Chapter 7. The Elements of the Dynamic Page

Until a few years ago, the Dreamweaver world was a relatively peaceful place. Developers happily went about the business of designing static pages, and when the conversation turned to dynamic data, they could shrug it off. "That's geek stuff," they'd say as they contentedly built static sites for their clients.

The first trembler in the peaceable kingdom was the release of Dreamweaver UltraDev. To the average developer, "Ultradev" was an interesting word he or she had heard in passing. It sounded interesting because it was Dreamweaver with a set of tools and options for connecting to databases and for working with ColdFusion and other server technologies. Still "geek stuff," but it was getting awfully close.

Dreamweaver MX took that community, turned it inside out, and rearranged its molecules. UltraDev's functionality was now an integral feature of the application. In fact, everybody now had access to the "geek stuff." To make matters worse, Macromedia was subtly letting the residents of the Dreamweaver world know that, to make it in the web development business, "You either got dynamic or you got dead."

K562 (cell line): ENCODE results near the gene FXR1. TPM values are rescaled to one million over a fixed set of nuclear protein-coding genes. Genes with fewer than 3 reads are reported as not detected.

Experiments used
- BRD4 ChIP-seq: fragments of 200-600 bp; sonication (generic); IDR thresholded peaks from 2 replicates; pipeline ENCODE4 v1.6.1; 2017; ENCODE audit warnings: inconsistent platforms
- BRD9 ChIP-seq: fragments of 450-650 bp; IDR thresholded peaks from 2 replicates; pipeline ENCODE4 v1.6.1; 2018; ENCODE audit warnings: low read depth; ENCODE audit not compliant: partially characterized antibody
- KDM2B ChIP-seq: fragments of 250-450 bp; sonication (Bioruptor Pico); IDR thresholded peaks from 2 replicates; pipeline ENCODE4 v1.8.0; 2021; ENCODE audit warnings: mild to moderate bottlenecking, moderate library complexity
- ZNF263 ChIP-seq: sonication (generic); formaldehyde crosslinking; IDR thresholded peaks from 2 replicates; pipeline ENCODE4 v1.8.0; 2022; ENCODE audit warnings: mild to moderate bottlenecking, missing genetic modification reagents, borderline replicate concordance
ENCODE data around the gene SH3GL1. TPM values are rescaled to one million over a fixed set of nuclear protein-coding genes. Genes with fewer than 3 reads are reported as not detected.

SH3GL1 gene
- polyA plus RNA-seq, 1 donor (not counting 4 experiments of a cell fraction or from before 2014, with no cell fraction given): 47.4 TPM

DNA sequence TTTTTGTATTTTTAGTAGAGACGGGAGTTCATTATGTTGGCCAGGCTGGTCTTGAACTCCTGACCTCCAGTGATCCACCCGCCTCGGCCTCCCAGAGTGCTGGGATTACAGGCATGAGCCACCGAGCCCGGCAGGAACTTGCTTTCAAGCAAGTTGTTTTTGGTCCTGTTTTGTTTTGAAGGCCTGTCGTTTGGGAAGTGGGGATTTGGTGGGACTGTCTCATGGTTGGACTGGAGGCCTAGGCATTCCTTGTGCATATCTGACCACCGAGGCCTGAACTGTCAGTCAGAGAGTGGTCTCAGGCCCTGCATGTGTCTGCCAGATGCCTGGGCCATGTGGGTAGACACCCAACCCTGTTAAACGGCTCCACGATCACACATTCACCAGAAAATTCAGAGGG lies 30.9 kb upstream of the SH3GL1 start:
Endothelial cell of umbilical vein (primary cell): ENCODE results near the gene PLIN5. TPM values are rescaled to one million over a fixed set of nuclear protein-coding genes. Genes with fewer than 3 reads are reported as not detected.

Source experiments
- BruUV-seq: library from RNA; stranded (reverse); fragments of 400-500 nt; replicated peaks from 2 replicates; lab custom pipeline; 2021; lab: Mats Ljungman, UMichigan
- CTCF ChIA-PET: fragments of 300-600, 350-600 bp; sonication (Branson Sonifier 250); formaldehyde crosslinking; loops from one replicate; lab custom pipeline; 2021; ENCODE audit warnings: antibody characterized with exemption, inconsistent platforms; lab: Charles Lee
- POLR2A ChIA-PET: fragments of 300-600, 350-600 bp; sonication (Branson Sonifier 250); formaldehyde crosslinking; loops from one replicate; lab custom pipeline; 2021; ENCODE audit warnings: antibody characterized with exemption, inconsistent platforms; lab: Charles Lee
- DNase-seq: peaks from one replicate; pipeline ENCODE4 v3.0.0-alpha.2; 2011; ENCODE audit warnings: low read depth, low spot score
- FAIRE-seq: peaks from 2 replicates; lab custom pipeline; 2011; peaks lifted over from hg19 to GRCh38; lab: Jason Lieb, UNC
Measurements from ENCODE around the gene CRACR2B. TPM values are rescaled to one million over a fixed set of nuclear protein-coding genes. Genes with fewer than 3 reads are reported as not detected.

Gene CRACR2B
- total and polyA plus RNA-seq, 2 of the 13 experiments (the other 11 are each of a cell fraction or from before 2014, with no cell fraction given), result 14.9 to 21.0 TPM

Building a dynamic page, as you have discovered, involves a lot of paper-based planning. This chapter starts those paper-based plans on the road to fulfillment. Still, the first few tasks undertaken don't fall into the realm of "cool."

We take you through the process of defining a local and remote site. This is the first step in the creation process, and we show you a couple of features in this latest release of Dreamweaver MX 2004 that make the process rather simple. We also look at creating templates, which are the foundation of the site. You will also get the chance to review the way a template is constructed to accommodate dynamic data.

With the site defined, you can now turn your attention to how the pages will look. This leads to a discussion of templates and how they are created in Dreamweaver and a look at a new table building tool introduced in this version of Dreamweaver.

We finish off the chapter with a review of one of the more robust features of this new Dreamweaver release?an exciting revamp of the way Dreamweaver creates and manages Cascading Style Sheets. Again, we give you the opportunity to create a CSS sheet for the Oakbridge site that explores many of the new CSS features of the application.

Though this stage may not have a "cool" or a "wow" factor associated with it, mistakes made at this stage of the process will be very expensive to fix.



     
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